But luckily my food tradition held strong at my core and through experimentation I slowly found my way to a more sustainable and delightful diet.
Today, “Hunter-gatherer Paleo” is the best way to characterize my eating habits. That means I consume the following:
Organic vegetables (lots of them!),
Organic fruits (mostly low sugar berries),
Nuts and seeds, and
Sustainably produced meat and fish (in small quantities).
This way of eating also means I’ve pulled out the following from my diet:
Most grains (wheat, white rice, corn)
Sugar (my only exceptions are very, very small amounts of raw honey, coconut sugar, and dates).
I cook with coconut oil and ghee, and season with fresh and dried herbs and sea salt. I drink a lot of water and tea (green, white, pu-er, matcha) and have recently started brewing Kombucha—a fermented tea that replaces fizzy drinks and alcohol for me. Dark chocolate (85%) is my rare treat.
A Holistic Approach to Nourishment
But through all of this, I’ve learned eating and drinking are only part of my equation. Nourishing is really the key.
verb (used with object)
1. to sustain with food or nutriment; supply with what is necessary for life, health, and growth.
2. to cherish, foster, keep alive, etc.
3. to strengthen, build up, or promote
If you read my post on my Thrive Cycle, you know “nourish” is a key part of my three-part filter along with playing and resting. And how I nourish myself really does represent more than what I eat and drink. It supplies what is necessary for my life, my health, and my growth.
It’s also how my mind fills with creativity,
my heart fills with love,
and my gut fills with courage.
In the 10 months I’ve applied this filter to my life, I’ve made a lot of decisions based on whether an opportunity “nourishes” me or not. This filter certainly takes what I eat and drink to the next level. I’m pretty quick to say no to any food prepared fast unless it’s super high quality (and those rarely go together). And if I can’t pronounce an ingredient or understand how it’s produced, it’s an easy call on whether it qualifies or not as nourishment.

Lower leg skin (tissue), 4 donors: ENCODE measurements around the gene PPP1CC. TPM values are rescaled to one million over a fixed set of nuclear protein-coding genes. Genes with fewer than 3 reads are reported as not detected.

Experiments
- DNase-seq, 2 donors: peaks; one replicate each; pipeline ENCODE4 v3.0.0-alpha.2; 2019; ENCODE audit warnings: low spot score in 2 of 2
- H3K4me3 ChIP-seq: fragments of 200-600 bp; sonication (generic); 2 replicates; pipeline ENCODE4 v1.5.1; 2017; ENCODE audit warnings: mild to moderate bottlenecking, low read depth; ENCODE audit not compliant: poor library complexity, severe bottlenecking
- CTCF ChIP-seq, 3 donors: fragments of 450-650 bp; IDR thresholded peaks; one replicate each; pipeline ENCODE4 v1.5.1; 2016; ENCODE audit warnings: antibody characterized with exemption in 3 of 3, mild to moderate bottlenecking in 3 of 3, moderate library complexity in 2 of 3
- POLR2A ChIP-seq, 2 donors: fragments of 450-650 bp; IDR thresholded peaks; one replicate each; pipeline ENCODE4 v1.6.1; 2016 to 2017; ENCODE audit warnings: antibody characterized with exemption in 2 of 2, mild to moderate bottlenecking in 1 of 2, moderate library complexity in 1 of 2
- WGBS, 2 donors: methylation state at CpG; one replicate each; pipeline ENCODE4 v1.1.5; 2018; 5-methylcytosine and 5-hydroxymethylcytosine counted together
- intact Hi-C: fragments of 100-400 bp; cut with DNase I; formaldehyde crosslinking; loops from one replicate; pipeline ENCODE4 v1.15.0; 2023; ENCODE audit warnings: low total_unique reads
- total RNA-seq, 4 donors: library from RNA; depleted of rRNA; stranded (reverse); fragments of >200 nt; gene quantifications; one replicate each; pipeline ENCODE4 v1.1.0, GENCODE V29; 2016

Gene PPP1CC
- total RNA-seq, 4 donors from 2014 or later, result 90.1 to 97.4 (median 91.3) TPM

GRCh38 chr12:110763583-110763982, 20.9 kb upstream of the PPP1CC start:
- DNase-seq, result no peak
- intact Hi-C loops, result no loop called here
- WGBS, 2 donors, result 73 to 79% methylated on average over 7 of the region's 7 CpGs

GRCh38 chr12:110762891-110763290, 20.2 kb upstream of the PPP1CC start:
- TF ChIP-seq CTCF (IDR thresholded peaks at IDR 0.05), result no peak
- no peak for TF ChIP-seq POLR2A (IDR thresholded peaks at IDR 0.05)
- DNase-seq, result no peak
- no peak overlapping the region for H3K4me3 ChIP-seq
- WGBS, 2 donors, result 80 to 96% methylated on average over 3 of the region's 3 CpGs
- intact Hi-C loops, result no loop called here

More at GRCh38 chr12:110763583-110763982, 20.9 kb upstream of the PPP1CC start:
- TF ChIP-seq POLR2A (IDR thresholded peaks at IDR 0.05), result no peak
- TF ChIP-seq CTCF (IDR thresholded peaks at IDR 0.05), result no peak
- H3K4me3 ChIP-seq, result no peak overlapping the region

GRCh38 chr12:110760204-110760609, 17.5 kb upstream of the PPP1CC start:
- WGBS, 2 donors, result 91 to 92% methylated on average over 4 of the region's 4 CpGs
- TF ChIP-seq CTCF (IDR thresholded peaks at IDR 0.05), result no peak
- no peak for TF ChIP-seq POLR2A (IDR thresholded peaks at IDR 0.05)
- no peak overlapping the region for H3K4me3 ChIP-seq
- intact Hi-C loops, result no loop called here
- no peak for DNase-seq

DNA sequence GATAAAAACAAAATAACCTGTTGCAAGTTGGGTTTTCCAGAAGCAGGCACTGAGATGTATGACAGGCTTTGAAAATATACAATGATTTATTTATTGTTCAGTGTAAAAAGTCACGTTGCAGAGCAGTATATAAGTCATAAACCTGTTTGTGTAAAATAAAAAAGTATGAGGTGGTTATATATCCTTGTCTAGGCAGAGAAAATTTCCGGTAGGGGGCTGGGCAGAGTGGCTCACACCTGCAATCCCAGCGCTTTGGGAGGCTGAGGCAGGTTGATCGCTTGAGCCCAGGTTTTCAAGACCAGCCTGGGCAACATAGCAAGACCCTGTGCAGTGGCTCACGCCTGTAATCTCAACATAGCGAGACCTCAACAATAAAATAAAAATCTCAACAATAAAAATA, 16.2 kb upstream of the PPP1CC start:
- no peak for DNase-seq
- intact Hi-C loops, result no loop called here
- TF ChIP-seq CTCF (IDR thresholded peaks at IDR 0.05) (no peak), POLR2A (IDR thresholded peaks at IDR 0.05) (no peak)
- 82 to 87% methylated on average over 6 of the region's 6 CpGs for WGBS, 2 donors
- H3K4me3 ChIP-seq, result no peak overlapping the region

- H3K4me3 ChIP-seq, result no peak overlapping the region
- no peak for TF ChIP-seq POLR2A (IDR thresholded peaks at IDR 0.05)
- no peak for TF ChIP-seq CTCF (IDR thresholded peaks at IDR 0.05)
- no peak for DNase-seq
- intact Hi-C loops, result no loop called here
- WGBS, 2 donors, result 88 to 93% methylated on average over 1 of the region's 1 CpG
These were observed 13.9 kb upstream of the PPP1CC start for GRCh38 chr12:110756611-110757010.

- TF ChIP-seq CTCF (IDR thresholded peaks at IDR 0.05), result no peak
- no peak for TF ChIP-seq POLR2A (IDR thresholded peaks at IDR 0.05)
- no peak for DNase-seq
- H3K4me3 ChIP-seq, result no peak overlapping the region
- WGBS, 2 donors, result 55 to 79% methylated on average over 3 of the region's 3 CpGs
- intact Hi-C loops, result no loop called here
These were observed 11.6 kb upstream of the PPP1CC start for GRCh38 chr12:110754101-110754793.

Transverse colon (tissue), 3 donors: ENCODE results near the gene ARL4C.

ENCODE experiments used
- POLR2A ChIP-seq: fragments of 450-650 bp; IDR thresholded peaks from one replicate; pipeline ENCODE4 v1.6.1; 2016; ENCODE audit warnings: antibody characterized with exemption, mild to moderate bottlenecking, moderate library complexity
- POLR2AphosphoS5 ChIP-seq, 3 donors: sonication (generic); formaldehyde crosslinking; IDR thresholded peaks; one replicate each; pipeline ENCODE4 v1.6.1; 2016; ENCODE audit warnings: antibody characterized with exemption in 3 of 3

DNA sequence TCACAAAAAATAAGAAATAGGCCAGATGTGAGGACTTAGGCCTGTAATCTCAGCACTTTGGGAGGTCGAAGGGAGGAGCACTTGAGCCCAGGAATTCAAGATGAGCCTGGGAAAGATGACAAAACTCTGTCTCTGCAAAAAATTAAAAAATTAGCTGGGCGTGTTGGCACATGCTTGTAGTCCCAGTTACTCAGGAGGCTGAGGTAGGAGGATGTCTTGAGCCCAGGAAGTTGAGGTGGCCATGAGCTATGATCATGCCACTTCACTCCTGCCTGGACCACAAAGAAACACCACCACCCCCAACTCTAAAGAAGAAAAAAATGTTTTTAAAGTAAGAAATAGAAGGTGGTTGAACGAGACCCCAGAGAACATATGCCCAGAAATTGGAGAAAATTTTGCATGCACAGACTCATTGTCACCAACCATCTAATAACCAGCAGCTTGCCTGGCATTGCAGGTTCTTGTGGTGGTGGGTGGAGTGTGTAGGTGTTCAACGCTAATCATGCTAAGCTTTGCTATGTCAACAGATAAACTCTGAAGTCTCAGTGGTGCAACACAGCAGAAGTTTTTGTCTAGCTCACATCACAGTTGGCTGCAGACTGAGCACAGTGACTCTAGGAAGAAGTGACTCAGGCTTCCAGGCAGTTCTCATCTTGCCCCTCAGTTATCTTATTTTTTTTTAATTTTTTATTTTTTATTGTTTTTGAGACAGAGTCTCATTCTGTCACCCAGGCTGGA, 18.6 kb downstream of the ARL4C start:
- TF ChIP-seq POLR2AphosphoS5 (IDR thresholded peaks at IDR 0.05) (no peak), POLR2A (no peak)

Of course, sometimes I forget to pull out my filter and I fall off my nourishment wagon—mostly when I’m "hangry." I occasionally sip more than my fair share off my husband’s wine glass or indulge in a wood-fired pizza crust (I’m sorry, but gluten free pizza crust sucks! I’d rather not have pizza at all!). And that’s okay. In fact, it’s more than okay because sometimes indulging is a form of nourishment.
With this new balance, I’ve found a new groove in the eating and drinking category. I enjoy being creative in the kitchen and wowing my family with stunning meals again. And my health continues to improve. It’s a slow process to rely on good food instead of medicine to heal the mind, body, and spirit. Patience and presence are required no doubt!
Thoughts to Noodle On
What foods or eating habits feel nourishing to you?
Do you have any foods or eating habits keeping you from thriving?
How can you cultivate a creative mind, a love-filled heart, and a courageous gut?
I’m thankful for the following resources that crossed my path during my quest to nourish and heal my body. They helped me find my way back to loving my food:
Kris Carr’s Crazy Sexy Juice -- a fellow cancer thriver’s approach to healing her body with food over medicine.
Dr. Robynne Chutkan’s The MicroBiome Solution -- a radical new way to heal the body from the inside out that taught me about the role of healthy bacteria.
Melissa Hartwig’s The Whole 30 -- an elimination diet plan that made it easy to identify and eliminate all potentially inflammatory foods.
Dr. Terry Wahl’s The Wahl’s Protocol -- a mind blowing account of healing multiple sclerosis with a heavy veggie Paleo diet that gave me confidence my food could be a healing force.